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Using Strategic UX Research to Inform Product Decision

"Supposing is good, but finding out is better."- Mark Twain

The project overview

BAWSE, the abbreviated form of Braving ADHD within Supportive Ecosystem is a mental health startup who designed virtual co-working spaces and communities to help post-secondary students and young adults living with ADHD to achieve their goals. With a noble vision in mind, the startup was backed and supported by Startup Edmonton, University of Alberta Health Hub, Innovate Edmonton and Alberta Catalyzer. The aim was to build a platform that would add values to the lives of the young students and early professionals. The mobile app aimed to create a safe community and discussion space. Users can come to the platform, meet like-minded peers, create communities where they can safely share their thoughts and seek others’ suggestions to handle challenging situations. They can also gain confident and productivity by joining co-working spaces and focusing on their goals.

My role

I was the Product Design lead in the team overseeing all digital design strategies and making compelling user experiences in the platform. I conducted user research sessions empathically to gather requirements and identify opportunities. I also led the Design team to oversee the quality, creativity and delivery of the product features. In my capacity, I drove cross-functional meetings from design perspective and advocated for the brand’s customers, championing human-centric approaches and design thinking. As a lead designer in an early-stage startup, I contributed to everything from product roadmap to crafting delightful micro-interactions. I collaborated with the  teams on all levels of the product development process, from early needs discovery, to roadmapping, defining metrics,  gathering feedback from customers, and more. I also designed the design system so that reusable components can be built which will allow for a faster iterative design process.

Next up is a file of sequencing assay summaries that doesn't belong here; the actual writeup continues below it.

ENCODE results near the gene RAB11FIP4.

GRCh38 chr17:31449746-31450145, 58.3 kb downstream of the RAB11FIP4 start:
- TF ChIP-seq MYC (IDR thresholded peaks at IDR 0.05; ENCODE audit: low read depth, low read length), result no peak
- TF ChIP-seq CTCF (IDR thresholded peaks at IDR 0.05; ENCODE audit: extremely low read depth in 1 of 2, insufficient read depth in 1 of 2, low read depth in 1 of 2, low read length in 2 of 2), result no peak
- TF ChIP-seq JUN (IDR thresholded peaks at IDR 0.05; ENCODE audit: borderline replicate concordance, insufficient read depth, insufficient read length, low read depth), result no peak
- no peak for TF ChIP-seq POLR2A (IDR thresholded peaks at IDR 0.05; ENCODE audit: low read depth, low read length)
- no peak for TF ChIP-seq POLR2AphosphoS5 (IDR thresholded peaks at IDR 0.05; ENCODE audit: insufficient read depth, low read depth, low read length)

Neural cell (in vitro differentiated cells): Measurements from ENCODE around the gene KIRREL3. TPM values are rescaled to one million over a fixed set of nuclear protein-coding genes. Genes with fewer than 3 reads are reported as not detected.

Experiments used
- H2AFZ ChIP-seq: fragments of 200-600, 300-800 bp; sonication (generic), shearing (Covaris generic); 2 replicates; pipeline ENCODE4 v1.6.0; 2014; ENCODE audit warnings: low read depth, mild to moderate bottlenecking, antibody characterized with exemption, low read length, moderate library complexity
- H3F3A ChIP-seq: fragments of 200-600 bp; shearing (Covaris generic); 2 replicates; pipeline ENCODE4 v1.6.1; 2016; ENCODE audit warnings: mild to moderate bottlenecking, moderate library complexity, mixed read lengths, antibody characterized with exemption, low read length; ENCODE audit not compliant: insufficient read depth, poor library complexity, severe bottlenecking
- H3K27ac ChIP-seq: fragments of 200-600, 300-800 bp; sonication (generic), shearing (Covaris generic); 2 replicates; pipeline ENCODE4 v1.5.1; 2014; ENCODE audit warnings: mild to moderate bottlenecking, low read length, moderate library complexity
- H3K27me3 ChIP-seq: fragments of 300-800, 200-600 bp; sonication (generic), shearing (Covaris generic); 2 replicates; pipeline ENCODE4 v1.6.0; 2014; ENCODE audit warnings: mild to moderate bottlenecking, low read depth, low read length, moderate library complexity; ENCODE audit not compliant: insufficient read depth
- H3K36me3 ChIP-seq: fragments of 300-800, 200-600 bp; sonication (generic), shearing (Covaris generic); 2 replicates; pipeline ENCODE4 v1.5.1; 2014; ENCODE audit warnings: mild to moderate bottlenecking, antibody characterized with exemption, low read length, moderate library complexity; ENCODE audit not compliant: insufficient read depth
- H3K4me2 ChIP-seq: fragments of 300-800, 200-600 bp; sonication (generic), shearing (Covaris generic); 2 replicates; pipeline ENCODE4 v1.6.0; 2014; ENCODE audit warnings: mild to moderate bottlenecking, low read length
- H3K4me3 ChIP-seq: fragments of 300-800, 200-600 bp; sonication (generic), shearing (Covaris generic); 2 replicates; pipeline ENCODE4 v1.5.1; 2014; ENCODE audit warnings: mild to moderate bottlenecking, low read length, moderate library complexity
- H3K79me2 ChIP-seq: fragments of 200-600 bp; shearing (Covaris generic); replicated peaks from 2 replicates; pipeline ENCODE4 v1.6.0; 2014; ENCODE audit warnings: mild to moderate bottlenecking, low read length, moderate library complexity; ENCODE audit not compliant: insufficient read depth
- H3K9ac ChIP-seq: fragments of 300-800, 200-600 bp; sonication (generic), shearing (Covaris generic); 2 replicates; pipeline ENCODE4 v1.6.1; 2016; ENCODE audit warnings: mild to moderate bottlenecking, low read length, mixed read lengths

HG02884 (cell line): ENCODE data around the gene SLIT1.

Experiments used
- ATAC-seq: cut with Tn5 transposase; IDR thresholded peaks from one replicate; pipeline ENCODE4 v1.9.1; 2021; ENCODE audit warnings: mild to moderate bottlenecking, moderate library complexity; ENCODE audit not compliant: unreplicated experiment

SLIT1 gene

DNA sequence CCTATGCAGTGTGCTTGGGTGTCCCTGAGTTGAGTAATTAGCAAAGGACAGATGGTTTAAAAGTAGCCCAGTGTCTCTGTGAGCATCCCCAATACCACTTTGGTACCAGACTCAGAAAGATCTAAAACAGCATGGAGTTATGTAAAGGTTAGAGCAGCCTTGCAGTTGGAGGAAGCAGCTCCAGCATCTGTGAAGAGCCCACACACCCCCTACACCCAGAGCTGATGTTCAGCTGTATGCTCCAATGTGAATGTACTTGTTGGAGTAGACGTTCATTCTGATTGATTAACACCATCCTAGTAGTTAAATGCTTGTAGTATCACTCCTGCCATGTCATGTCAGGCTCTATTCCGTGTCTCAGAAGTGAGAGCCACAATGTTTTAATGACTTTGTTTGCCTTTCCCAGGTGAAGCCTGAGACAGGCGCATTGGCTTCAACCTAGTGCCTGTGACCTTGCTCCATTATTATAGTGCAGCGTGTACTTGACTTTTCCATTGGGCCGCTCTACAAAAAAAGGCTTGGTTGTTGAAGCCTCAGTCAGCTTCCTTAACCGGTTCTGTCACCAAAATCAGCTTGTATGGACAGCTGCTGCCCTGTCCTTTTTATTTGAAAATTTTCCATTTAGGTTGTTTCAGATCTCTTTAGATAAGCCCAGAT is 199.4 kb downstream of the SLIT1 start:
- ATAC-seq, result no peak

My approach

As designers, we keep our target users first and centre. Target users are the people whose needs and preferences we want to understand and ultimately meet. User research can help us understand the motivations behind user behaviors and uncover problems that need solving. By not spending any time on research and basing design decisions on assumptions, we may risk not meeting your users' needs effectively and efficiently.

In this project, I decided to conduct, not just user research but strategic UX research. Strategic UX research is how organizations connect their long-term direction and strategy to customers’ and users’ deepest needs. Strategic UX research is about translating the user needs into product/service goals. The insights and understanding gained, set the business’s direction, determine where to invest, and focus the organization’s long-term and short-term directions on efforts that dramatically improve those experiences.

The process

UX research needs to offer value and serve business purpose in a demonstrable way. So research strategy works best when its aligned with business strategy. In this project, I established key research objectives, and identified activities required to gather insights required to achieve those objectives. 

I started with user interviews with a clear objective to learn about the users, their experiences, what they need, value and desire. This startup was part of the Alberta catalyzer and mentorship programs, so I started connecting with people within the community. We first conducted a ADHD connect event to create a database of people who we could reach out to. There were some very generous and interested individuals who signed up to be interviewed. While 1:1 interviews were a great opportunity for me to get a first hand learning about the users, I conducted in-person and remote field studies to understand them better.